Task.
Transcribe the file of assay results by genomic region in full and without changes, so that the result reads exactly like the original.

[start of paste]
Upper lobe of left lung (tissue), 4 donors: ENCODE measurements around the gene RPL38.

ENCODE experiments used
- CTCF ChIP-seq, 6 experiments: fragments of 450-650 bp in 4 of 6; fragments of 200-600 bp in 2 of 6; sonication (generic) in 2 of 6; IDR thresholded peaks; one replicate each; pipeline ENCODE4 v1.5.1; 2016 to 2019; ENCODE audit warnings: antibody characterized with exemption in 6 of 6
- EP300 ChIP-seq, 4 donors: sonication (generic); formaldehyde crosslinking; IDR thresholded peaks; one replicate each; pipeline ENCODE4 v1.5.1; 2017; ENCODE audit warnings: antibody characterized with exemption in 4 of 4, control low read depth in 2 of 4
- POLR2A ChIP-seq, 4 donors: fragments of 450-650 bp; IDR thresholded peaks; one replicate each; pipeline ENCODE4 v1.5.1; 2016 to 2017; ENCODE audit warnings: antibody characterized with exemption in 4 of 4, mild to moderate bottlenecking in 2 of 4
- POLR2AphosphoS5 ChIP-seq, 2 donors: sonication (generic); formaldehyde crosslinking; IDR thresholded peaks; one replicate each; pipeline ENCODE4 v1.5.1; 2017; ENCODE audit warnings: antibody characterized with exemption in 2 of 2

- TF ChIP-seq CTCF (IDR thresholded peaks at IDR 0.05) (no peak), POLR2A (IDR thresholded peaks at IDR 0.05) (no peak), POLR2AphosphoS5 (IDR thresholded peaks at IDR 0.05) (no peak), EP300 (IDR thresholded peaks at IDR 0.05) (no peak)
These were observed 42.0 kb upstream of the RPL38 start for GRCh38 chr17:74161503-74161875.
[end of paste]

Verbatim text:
Upper lobe of left lung (tissue), 4 donors: ENCODE measurements around the gene RPL38.

ENCODE experiments used
- CTCF ChIP-seq, 6 experiments: fragments of 450-650 bp in 4 of 6; fragments of 200-600 bp in 2 of 6; sonication (generic) in 2 of 6; IDR thresholded peaks; one replicate each; pipeline ENCODE4 v1.5.1; 2016 to 2019; ENCODE audit warnings: antibody characterized with exemption in 6 of 6
- EP300 ChIP-seq, 4 donors: sonication (generic); formaldehyde crosslinking; IDR thresholded peaks; one replicate each; pipeline ENCODE4 v1.5.1; 2017; ENCODE audit warnings: antibody characterized with exemption in 4 of 4, control low read depth in 2 of 4
- POLR2A ChIP-seq, 4 donors: fragments of 450-650 bp; IDR thresholded peaks; one replicate each; pipeline ENCODE4 v1.5.1; 2016 to 2017; ENCODE audit warnings: antibody characterized with exemption in 4 of 4, mild to moderate bottlenecking in 2 of 4
- POLR2AphosphoS5 ChIP-seq, 2 donors: sonication (generic); formaldehyde crosslinking; IDR thresholded peaks; one replicate each; pipeline ENCODE4 v1.5.1; 2017; ENCODE audit warnings: antibody characterized with exemption in 2 of 2

- TF ChIP-seq CTCF (IDR thresholded peaks at IDR 0.05) (no peak), POLR2A (IDR thresholded peaks at IDR 0.05) (no peak), POLR2AphosphoS5 (IDR thresholded peaks at IDR 0.05) (no peak), EP300 (IDR thresholded peaks at IDR 0.05) (no peak)
These were observed 42.0 kb upstream of the RPL38 start for GRCh38 chr17:74161503-74161875.